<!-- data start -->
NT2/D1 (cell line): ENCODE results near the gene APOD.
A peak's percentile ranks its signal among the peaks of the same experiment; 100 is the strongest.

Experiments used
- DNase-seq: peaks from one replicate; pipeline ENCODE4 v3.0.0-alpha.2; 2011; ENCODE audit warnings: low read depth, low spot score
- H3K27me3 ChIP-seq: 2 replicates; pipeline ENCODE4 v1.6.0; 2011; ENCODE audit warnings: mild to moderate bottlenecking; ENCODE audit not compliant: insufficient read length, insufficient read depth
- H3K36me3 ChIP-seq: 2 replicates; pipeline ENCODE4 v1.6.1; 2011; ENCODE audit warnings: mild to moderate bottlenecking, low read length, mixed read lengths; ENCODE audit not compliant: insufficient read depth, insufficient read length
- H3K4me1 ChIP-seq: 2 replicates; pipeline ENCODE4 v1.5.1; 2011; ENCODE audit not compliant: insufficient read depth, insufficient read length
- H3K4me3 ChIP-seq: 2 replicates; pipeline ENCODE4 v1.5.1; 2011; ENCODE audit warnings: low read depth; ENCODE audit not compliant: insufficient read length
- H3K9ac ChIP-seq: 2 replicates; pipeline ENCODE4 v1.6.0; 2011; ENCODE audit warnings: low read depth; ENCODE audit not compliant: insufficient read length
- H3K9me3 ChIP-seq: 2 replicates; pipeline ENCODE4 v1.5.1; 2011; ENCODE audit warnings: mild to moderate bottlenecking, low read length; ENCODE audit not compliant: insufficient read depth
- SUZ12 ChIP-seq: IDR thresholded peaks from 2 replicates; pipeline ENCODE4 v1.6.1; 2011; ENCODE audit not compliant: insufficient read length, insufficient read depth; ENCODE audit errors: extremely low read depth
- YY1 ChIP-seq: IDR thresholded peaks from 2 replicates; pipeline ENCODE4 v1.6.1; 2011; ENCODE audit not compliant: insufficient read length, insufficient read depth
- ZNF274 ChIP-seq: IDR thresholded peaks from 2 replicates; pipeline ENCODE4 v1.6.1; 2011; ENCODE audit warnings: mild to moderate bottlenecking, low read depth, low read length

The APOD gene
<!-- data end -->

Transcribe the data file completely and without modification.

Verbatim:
NT2/D1 (cell line): ENCODE results near the gene APOD.
A peak's percentile ranks its signal among the peaks of the same experiment; 100 is the strongest.

Experiments used
- DNase-seq: peaks from one replicate; pipeline ENCODE4 v3.0.0-alpha.2; 2011; ENCODE audit warnings: low read depth, low spot score
- H3K27me3 ChIP-seq: 2 replicates; pipeline ENCODE4 v1.6.0; 2011; ENCODE audit warnings: mild to moderate bottlenecking; ENCODE audit not compliant: insufficient read length, insufficient read depth
- H3K36me3 ChIP-seq: 2 replicates; pipeline ENCODE4 v1.6.1; 2011; ENCODE audit warnings: mild to moderate bottlenecking, low read length, mixed read lengths; ENCODE audit not compliant: insufficient read depth, insufficient read length
- H3K4me1 ChIP-seq: 2 replicates; pipeline ENCODE4 v1.5.1; 2011; ENCODE audit not compliant: insufficient read depth, insufficient read length
- H3K4me3 ChIP-seq: 2 replicates; pipeline ENCODE4 v1.5.1; 2011; ENCODE audit warnings: low read depth; ENCODE audit not compliant: insufficient read length
- H3K9ac ChIP-seq: 2 replicates; pipeline ENCODE4 v1.6.0; 2011; ENCODE audit warnings: low read depth; ENCODE audit not compliant: insufficient read length
- H3K9me3 ChIP-seq: 2 replicates; pipeline ENCODE4 v1.5.1; 2011; ENCODE audit warnings: mild to moderate bottlenecking, low read length; ENCODE audit not compliant: insufficient read depth
- SUZ12 ChIP-seq: IDR thresholded peaks from 2 replicates; pipeline ENCODE4 v1.6.1; 2011; ENCODE audit not compliant: insufficient read length, insufficient read depth; ENCODE audit errors: extremely low read depth
- YY1 ChIP-seq: IDR thresholded peaks from 2 replicates; pipeline ENCODE4 v1.6.1; 2011; ENCODE audit not compliant: insufficient read length, insufficient read depth
- ZNF274 ChIP-seq: IDR thresholded peaks from 2 replicates; pipeline ENCODE4 v1.6.1; 2011; ENCODE audit warnings: mild to moderate bottlenecking, low read depth, low read length

The APOD gene